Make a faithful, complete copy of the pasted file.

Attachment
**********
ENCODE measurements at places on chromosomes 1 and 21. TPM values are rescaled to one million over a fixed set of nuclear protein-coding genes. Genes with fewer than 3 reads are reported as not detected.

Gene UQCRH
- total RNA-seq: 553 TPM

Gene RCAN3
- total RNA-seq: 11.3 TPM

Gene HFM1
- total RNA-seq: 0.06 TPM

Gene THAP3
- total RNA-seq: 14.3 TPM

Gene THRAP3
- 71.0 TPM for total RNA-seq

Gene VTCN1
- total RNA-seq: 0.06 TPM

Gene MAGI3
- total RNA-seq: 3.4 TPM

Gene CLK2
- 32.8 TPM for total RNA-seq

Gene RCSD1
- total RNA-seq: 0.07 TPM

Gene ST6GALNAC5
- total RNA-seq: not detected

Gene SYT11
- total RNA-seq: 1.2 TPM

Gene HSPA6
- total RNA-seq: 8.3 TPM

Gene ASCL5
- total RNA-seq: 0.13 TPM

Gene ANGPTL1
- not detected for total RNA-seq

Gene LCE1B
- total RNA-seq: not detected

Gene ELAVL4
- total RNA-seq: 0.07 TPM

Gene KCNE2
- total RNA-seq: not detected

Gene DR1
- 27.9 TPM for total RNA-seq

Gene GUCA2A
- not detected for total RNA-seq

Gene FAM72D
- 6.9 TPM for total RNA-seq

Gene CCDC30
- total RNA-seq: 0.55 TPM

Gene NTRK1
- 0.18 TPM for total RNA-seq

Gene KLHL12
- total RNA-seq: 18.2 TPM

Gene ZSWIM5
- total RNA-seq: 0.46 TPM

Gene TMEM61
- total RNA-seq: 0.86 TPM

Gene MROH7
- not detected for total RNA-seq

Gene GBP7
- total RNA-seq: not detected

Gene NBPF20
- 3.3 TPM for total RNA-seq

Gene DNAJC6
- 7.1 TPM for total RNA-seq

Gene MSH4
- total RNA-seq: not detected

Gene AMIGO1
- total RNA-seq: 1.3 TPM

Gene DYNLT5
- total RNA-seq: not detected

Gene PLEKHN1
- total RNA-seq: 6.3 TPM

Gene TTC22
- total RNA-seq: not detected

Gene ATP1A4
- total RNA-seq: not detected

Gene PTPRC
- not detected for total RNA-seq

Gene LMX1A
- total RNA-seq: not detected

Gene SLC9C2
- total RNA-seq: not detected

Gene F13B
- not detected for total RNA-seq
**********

ENCODE measurements at places on chromosomes 1 and 21. TPM values are rescaled to one million over a fixed set of nuclear protein-coding genes. Genes with fewer than 3 reads are reported as not detected.

Gene UQCRH
- total RNA-seq: 553 TPM

Gene RCAN3
- total RNA-seq: 11.3 TPM

Gene HFM1
- total RNA-seq: 0.06 TPM

Gene THAP3
- total RNA-seq: 14.3 TPM

Gene THRAP3
- 71.0 TPM for total RNA-seq

Gene VTCN1
- total RNA-seq: 0.06 TPM

Gene MAGI3
- total RNA-seq: 3.4 TPM

Gene CLK2
- 32.8 TPM for total RNA-seq

Gene RCSD1
- total RNA-seq: 0.07 TPM

Gene ST6GALNAC5
- total RNA-seq: not detected

Gene SYT11
- total RNA-seq: 1.2 TPM

Gene HSPA6
- total RNA-seq: 8.3 TPM

Gene ASCL5
- total RNA-seq: 0.13 TPM

Gene ANGPTL1
- not detected for total RNA-seq

Gene LCE1B
- total RNA-seq: not detected

Gene ELAVL4
- total RNA-seq: 0.07 TPM

Gene KCNE2
- total RNA-seq: not detected

Gene DR1
- 27.9 TPM for total RNA-seq

Gene GUCA2A
- not detected for total RNA-seq

Gene FAM72D
- 6.9 TPM for total RNA-seq

Gene CCDC30
- total RNA-seq: 0.55 TPM

Gene NTRK1
- 0.18 TPM for total RNA-seq

Gene KLHL12
- total RNA-seq: 18.2 TPM

Gene ZSWIM5
- total RNA-seq: 0.46 TPM

Gene TMEM61
- total RNA-seq: 0.86 TPM

Gene MROH7
- not detected for total RNA-seq

Gene GBP7
- total RNA-seq: not detected

Gene NBPF20
- 3.3 TPM for total RNA-seq

Gene DNAJC6
- 7.1 TPM for total RNA-seq

Gene MSH4
- total RNA-seq: not detected

Gene AMIGO1
- total RNA-seq: 1.3 TPM

Gene DYNLT5
- total RNA-seq: not detected

Gene PLEKHN1
- total RNA-seq: 6.3 TPM

Gene TTC22
- total RNA-seq: not detected

Gene ATP1A4
- total RNA-seq: not detected

Gene PTPRC
- not detected for total RNA-seq

Gene LMX1A
- total RNA-seq: not detected

Gene SLC9C2
- total RNA-seq: not detected

Gene F13B
- not detected for total RNA-seq